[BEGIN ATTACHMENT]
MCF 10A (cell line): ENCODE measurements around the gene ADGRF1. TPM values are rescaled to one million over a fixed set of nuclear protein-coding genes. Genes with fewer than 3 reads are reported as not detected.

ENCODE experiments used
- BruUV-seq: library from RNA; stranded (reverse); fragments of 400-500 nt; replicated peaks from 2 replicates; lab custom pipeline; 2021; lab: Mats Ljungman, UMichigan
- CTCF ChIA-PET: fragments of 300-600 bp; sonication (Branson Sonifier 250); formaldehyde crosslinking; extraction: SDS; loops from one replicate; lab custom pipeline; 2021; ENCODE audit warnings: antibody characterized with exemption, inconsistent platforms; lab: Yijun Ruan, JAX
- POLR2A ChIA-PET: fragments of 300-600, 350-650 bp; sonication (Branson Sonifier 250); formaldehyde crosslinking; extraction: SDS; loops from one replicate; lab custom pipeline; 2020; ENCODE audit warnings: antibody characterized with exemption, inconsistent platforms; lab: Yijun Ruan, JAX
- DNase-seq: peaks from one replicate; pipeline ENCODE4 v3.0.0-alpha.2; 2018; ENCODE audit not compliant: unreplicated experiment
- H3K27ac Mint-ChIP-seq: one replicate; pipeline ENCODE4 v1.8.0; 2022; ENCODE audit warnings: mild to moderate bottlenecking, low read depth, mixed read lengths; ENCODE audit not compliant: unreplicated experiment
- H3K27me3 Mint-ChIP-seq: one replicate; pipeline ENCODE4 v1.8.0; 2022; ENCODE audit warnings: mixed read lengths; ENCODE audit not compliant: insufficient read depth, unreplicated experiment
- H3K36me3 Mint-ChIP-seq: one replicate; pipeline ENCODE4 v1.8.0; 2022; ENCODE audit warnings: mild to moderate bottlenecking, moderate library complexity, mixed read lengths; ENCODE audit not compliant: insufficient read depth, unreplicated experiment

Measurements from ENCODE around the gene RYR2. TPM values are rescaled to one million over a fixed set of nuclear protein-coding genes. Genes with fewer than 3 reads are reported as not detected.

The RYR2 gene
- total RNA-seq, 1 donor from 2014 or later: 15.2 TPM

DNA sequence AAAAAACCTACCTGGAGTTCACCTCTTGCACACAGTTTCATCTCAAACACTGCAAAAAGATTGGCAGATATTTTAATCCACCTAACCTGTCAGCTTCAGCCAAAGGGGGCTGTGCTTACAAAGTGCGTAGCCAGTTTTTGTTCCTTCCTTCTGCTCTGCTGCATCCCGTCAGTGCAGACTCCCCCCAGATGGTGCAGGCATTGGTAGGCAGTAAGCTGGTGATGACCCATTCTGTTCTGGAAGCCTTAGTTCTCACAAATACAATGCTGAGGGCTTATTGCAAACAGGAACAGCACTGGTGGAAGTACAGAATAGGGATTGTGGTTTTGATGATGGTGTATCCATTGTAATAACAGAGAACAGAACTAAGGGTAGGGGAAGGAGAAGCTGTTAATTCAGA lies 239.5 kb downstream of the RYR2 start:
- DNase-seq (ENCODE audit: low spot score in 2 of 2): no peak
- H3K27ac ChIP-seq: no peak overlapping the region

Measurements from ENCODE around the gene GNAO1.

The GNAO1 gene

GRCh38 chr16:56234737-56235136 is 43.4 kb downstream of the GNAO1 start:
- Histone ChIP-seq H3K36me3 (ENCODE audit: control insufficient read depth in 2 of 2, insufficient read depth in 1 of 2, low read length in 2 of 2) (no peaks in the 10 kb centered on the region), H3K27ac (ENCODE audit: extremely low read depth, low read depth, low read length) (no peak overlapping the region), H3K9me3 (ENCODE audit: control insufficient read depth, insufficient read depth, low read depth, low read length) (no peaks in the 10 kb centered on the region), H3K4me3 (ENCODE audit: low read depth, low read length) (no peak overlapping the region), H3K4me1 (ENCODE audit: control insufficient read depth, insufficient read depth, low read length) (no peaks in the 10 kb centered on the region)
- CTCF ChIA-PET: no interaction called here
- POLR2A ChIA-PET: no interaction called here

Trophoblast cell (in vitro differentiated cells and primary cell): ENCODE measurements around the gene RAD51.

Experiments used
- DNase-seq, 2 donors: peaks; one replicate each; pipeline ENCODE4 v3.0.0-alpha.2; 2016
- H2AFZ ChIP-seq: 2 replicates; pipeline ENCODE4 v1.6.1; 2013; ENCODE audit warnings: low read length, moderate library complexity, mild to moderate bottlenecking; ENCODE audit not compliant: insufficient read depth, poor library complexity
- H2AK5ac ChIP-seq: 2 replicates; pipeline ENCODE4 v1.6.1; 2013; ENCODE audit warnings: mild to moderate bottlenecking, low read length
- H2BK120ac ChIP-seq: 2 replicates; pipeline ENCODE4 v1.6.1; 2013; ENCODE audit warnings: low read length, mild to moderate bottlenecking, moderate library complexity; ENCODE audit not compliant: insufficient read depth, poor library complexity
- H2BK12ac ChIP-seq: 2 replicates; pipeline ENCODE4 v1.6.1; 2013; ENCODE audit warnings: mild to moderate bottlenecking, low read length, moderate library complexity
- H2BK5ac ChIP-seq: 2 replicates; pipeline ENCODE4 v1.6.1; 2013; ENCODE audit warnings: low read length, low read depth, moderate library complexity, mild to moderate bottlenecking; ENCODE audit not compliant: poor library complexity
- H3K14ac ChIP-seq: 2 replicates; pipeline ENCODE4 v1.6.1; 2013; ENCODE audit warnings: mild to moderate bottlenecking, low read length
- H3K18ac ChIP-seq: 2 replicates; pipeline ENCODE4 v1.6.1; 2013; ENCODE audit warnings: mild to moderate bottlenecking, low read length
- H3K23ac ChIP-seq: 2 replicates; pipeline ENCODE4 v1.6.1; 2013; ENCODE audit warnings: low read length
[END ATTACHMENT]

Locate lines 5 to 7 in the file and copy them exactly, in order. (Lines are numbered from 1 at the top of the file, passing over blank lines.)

- POLR2A ChIA-PET: fragments of 300-600, 350-650 bp; sonication (Branson Sonifier 250); formaldehyde crosslinking; extraction: SDS; loops from one replicate; lab custom pipeline; 2020; ENCODE audit warnings: antibody characterized with exemption, inconsistent platforms; lab: Yijun Ruan, JAX
- DNase-seq: peaks from one replicate; pipeline ENCODE4 v3.0.0-alpha.2; 2018; ENCODE audit not compliant: unreplicated experiment
- H3K27ac Mint-ChIP-seq: one replicate; pipeline ENCODE4 v1.8.0; 2022; ENCODE audit warnings: mild to moderate bottlenecking, low read depth, mixed read lengths; ENCODE audit not compliant: unreplicated experiment